September 04, 2008

Stocks drop sharply on economic, financial woes

Remember about the OCTOBER SURPRISE ??

I think it's about money; a global fiscal CRASH !!!

Military KeynesianISM got the US into a financial mess.

No the fruits of idiocy are showing.

For the pains of making genocide,

the whole financial picture is bearing bitter fruits.

The plunge "protection" team sure did a good job, eh?


Stocks drop sharply on economic, financial woes

Dow off 300 points on global growth worries; crude prices slide further
By Kate Gibson & Nick Godt, MarketWatch

NEW YORK (MarketWatch) -- U.S. stocks came under stiff selling pressure Thursday, with rising jobless claims, mixed retail sales and weaker oil prices fueling concerns about slowing economic growth both at home and abroad, while fears about ailing financial companies remained firmly in place.

"There's basically not much good news at the moment," said Ken Tower, vice president at Quantitative Analysis Service.

"The main concern is about growth and that there is a global slowdown now in the offing," he said. "The idea from 10 months ago that there was some sort of decoupling [between the U.S. and other economies] has fallen flat on its face."

Overseas, both the European Central Bank and the Bank of England kept interest rates unchanged, as they signaled rising concerns about weakening economic growth.
Meanwhile, crude-oil futures continued to slide, a sign that some analysts say also reflects concerns about slowing global growth.

More at this link ..

11,216.16, -316.72, -2.7%) fell 316 points to 11,216, with 28 of its 30 components in the red.
Shares of Caterpillar Inc. (CAT:

64.05, -3.68, -5.4%)
fell the most among blue chips, off 6%, falling in tandem with fellow farm and machinery equipment maker Terex (TEX:

37.93, -9.39, -19.8%) , which
issued a profit warning, citing slower business.
Among other Dow components, shares of Wal-Mart Inc. (WMT:

60.10, +0.31,
+0.5%) bucked the trend, rising 1%. The giant discounter's monthly sales topped projections, and management also offered an upbeat forecast for the current month.
But while "news on the retail front was mixed-to-firmer, led by a rise in Wal-Mart same-store sales for August [...] others were not quite so fortunate," said Action Economic analysts. Read full story on retailers.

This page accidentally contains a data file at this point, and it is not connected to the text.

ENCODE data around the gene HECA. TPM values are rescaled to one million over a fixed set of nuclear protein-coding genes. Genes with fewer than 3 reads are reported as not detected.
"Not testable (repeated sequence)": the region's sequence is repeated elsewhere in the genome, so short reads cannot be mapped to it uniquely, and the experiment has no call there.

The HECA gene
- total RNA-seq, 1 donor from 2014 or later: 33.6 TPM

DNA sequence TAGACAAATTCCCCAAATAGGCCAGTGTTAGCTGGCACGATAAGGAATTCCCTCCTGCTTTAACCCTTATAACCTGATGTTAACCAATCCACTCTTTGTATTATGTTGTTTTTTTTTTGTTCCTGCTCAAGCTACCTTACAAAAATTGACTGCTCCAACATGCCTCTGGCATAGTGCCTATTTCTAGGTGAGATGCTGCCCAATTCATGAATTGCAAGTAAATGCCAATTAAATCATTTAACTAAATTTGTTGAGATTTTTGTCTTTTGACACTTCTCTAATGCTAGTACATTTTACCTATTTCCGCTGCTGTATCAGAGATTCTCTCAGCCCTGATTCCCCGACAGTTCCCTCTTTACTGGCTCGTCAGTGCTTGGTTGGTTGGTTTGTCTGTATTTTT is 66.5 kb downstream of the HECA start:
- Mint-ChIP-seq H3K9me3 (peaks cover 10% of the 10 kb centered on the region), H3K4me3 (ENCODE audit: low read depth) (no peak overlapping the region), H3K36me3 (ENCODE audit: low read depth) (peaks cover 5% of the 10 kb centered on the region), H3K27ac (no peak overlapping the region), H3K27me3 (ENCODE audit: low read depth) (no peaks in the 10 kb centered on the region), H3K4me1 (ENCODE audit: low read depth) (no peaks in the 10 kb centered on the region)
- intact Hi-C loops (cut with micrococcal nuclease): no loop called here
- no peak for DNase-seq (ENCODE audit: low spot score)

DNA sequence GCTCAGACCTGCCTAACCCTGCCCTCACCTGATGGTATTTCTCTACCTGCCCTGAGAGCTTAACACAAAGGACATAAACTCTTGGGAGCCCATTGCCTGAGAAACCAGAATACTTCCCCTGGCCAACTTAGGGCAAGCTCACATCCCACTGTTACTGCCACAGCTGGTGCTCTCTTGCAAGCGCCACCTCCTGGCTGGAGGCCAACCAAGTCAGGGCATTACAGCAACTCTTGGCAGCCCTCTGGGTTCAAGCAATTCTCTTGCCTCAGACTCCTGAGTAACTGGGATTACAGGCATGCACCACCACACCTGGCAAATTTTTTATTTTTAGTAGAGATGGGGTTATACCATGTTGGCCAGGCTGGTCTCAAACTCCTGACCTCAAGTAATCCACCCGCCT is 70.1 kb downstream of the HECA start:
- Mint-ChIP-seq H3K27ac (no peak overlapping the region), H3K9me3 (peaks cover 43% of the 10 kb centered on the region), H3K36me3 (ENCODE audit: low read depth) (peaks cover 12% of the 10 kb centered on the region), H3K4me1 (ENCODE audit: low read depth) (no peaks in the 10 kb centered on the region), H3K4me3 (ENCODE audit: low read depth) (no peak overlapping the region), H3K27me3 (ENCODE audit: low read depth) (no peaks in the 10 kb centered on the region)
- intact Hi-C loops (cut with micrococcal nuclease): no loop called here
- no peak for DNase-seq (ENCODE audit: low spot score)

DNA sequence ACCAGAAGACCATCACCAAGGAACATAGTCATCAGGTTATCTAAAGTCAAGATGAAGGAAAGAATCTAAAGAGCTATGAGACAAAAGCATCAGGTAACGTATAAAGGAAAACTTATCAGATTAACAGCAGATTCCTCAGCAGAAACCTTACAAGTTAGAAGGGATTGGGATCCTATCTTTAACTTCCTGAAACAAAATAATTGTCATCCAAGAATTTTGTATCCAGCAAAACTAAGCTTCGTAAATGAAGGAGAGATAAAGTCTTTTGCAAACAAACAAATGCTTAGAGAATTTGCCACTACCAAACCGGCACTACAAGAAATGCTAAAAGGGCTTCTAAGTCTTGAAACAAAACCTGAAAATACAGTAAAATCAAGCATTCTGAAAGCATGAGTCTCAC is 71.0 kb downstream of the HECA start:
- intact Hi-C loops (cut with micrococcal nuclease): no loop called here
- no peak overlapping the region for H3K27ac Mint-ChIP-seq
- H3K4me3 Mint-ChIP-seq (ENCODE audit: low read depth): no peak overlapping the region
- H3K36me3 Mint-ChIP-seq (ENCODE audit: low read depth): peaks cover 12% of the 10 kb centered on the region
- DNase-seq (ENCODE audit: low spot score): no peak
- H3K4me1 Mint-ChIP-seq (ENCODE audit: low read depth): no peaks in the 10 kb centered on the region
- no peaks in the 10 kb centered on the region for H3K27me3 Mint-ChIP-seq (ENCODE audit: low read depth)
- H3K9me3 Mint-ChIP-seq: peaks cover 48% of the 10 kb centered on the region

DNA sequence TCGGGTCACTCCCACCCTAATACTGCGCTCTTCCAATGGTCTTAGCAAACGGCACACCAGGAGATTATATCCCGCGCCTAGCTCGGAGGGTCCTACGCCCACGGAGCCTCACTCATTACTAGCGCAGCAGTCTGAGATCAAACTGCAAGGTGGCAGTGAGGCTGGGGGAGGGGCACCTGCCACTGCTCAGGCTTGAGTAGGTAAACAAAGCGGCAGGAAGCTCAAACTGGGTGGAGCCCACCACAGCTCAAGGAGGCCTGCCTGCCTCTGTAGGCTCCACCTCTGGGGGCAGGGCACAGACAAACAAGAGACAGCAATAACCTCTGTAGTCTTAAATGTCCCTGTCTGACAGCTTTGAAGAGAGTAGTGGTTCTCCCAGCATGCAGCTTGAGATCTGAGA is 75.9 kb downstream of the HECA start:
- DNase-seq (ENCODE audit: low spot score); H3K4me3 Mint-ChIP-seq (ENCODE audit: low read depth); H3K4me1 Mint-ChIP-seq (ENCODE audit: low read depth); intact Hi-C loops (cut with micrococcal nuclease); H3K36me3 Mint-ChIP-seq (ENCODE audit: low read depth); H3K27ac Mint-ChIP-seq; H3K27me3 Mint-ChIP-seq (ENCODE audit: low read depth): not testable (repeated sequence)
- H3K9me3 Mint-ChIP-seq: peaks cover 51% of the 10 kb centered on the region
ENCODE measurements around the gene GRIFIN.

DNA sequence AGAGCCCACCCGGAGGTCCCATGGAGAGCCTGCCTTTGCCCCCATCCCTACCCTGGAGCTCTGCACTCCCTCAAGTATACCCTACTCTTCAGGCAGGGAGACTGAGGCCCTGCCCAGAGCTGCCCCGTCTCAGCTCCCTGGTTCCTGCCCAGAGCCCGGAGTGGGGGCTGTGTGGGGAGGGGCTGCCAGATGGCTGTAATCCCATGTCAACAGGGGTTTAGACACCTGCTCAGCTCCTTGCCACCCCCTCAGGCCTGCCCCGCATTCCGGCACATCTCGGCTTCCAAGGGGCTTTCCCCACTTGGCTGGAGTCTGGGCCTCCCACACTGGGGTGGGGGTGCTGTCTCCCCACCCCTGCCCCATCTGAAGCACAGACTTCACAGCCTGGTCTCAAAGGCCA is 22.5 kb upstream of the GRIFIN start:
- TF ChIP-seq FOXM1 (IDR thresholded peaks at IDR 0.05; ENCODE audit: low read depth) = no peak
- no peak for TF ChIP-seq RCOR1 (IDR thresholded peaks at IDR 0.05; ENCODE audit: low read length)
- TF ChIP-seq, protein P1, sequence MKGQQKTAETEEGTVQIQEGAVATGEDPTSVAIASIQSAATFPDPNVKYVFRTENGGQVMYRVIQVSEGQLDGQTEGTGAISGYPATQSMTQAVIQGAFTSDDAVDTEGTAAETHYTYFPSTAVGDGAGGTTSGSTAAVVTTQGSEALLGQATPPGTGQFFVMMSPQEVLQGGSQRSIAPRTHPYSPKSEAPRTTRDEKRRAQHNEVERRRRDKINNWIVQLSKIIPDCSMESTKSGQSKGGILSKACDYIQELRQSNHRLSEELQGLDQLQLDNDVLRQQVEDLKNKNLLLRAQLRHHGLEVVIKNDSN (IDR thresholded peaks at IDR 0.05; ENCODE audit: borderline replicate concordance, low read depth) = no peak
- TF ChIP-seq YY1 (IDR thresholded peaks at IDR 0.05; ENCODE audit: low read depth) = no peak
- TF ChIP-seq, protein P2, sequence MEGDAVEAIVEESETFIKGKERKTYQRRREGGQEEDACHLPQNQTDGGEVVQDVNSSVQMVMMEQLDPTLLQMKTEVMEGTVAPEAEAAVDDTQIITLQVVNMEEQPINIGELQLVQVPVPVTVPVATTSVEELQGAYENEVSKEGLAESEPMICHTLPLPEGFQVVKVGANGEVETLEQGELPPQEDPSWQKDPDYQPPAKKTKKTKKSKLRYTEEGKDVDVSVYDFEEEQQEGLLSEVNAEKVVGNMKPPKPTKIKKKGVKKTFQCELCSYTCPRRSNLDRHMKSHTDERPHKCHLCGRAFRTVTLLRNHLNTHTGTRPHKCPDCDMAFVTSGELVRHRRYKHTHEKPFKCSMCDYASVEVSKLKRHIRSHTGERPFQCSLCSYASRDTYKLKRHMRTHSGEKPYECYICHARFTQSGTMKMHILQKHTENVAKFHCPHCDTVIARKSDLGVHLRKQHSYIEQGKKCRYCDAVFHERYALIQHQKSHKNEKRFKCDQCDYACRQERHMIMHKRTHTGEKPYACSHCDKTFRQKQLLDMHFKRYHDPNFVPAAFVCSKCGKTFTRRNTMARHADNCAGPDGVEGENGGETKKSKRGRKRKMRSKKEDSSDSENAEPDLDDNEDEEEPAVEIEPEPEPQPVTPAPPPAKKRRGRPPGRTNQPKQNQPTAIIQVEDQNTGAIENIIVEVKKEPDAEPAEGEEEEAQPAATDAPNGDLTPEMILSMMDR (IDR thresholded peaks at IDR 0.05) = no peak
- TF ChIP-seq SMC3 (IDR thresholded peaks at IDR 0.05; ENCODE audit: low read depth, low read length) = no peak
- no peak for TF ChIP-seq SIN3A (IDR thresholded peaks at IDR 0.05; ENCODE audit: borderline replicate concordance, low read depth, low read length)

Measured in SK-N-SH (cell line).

And fresh data fueled concerns about the state of the economy ahead of Friday's key August jobs report.
The Labor Department said jobless claims rose last week to a seasonally adjusted 444,000, up 15,000 from the previous week. It marked a shift after three weeks of declines, surprising analysts who expected a slight drop. See Economic Report.
Separately, the ADP employment index had private-sector employment dropping 33,000 in August, suggesting nonfarm payrolls fell about 13,000 in August, according to media reports. Read more.
Financials stocks weakened, led by shares of Lehman Bros. Holdings (LEH:

15.23, -1.71, -10.1%) and Merrill Lynch (MER:

26.50, -1.83, -6.5%) , which
were hurt by reports they may be having some trouble clearing up their balance sheets.
Separately, Lehman analysts cut their earnings estimate on American Express (AXP:

38.83, -2.08, -5.1%) , with shares of the blue chip slipping 5.6%.
The S&P 500 ($SPX:

1,240.86, -34.12, -2.7%) shed 34 points to 1,241, while
the Nasdaq Composite (COMP:

2,267.39, -66.34, -2.8%) lost 65 points, or
2.8% to 2,268.
By sector, industrials and materials were leading the way lower, both falling more than 4%.
No more love for multinationals
"There's a big shift between what's working in the market and what's not," said Owen Fitzpatrick, head of U.S. equities at Deutsche Bank.
"That last group that had held up so well -- multinational industrials and materials are -- now leading the way down," he said. "But in an environment where economies are slowing, you need to see every sector roll."
Stocks briefly came off lows after news that activity in the nonmanufacturing sectors of the U.S. economy expanded slightly in August, according to the Institute for Supply Management. The ISM nonmanufacturing index rose to 50.6% in August from 49.5% in July.
In a separate and more upbeat report, the government said the productivity of U.S. nonfarm businesses was revised higher in the second quarter than previously estimated, climbing at a 4.3% annual rate in the quarter, up from 2.2% in the earlier estimate. See details.
"The market is really just paying close attention to the fundamentals of the economy, not speeches by Fed officials. Traders pretty much know the Fed is on hold right now and would rather focus on the economic numbers when making purchase and sale decisions," said Kevin Giddis, managing director at Morgan Keegan & Co.
On Wednesday, stock indexes closed mixed, with the Dow industrials striking its first gain in three sessions, rising 15.96 points to close at 11,532.88, leaving it down 13.06% year-to-date.
Kate Gibson is a reporter for MarketWatch, based in New York.
Nick Godt is a MarketWatch reporter based in New York.

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